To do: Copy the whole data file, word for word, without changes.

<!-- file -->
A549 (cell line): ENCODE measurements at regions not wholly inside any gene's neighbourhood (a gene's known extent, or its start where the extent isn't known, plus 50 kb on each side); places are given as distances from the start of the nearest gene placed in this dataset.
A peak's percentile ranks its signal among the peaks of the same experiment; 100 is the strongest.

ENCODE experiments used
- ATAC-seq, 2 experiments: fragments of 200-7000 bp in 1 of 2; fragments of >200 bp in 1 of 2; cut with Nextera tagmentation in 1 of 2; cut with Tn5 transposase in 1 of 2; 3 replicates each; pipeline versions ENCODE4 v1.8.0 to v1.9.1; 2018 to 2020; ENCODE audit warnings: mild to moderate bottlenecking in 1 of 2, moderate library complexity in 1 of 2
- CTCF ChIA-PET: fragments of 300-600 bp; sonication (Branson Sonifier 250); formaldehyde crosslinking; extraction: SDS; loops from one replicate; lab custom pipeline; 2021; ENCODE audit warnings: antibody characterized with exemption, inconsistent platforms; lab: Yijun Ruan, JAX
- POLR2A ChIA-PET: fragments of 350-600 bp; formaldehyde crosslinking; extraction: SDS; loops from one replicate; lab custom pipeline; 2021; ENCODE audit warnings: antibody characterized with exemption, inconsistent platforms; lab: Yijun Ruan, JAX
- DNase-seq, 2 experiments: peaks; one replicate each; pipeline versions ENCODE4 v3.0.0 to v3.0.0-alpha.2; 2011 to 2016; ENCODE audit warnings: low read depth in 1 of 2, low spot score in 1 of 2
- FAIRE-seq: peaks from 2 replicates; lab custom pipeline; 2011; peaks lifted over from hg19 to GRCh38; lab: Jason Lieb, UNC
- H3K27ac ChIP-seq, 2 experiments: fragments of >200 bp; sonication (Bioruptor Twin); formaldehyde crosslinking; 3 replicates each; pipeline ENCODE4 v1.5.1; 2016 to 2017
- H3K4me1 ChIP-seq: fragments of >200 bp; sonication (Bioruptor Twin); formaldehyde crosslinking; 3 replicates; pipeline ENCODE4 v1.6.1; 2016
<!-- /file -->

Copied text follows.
A549 (cell line): ENCODE measurements at regions not wholly inside any gene's neighbourhood (a gene's known extent, or its start where the extent isn't known, plus 50 kb on each side); places are given as distances from the start of the nearest gene placed in this dataset.
A peak's percentile ranks its signal among the peaks of the same experiment; 100 is the strongest.

ENCODE experiments used
- ATAC-seq, 2 experiments: fragments of 200-7000 bp in 1 of 2; fragments of >200 bp in 1 of 2; cut with Nextera tagmentation in 1 of 2; cut with Tn5 transposase in 1 of 2; 3 replicates each; pipeline versions ENCODE4 v1.8.0 to v1.9.1; 2018 to 2020; ENCODE audit warnings: mild to moderate bottlenecking in 1 of 2, moderate library complexity in 1 of 2
- CTCF ChIA-PET: fragments of 300-600 bp; sonication (Branson Sonifier 250); formaldehyde crosslinking; extraction: SDS; loops from one replicate; lab custom pipeline; 2021; ENCODE audit warnings: antibody characterized with exemption, inconsistent platforms; lab: Yijun Ruan, JAX
- POLR2A ChIA-PET: fragments of 350-600 bp; formaldehyde crosslinking; extraction: SDS; loops from one replicate; lab custom pipeline; 2021; ENCODE audit warnings: antibody characterized with exemption, inconsistent platforms; lab: Yijun Ruan, JAX
- DNase-seq, 2 experiments: peaks; one replicate each; pipeline versions ENCODE4 v3.0.0 to v3.0.0-alpha.2; 2011 to 2016; ENCODE audit warnings: low read depth in 1 of 2, low spot score in 1 of 2
- FAIRE-seq: peaks from 2 replicates; lab custom pipeline; 2011; peaks lifted over from hg19 to GRCh38; lab: Jason Lieb, UNC
- H3K27ac ChIP-seq, 2 experiments: fragments of >200 bp; sonication (Bioruptor Twin); formaldehyde crosslinking; 3 replicates each; pipeline ENCODE4 v1.5.1; 2016 to 2017
- H3K4me1 ChIP-seq: fragments of >200 bp; sonication (Bioruptor Twin); formaldehyde crosslinking; 3 replicates; pipeline ENCODE4 v1.6.1; 2016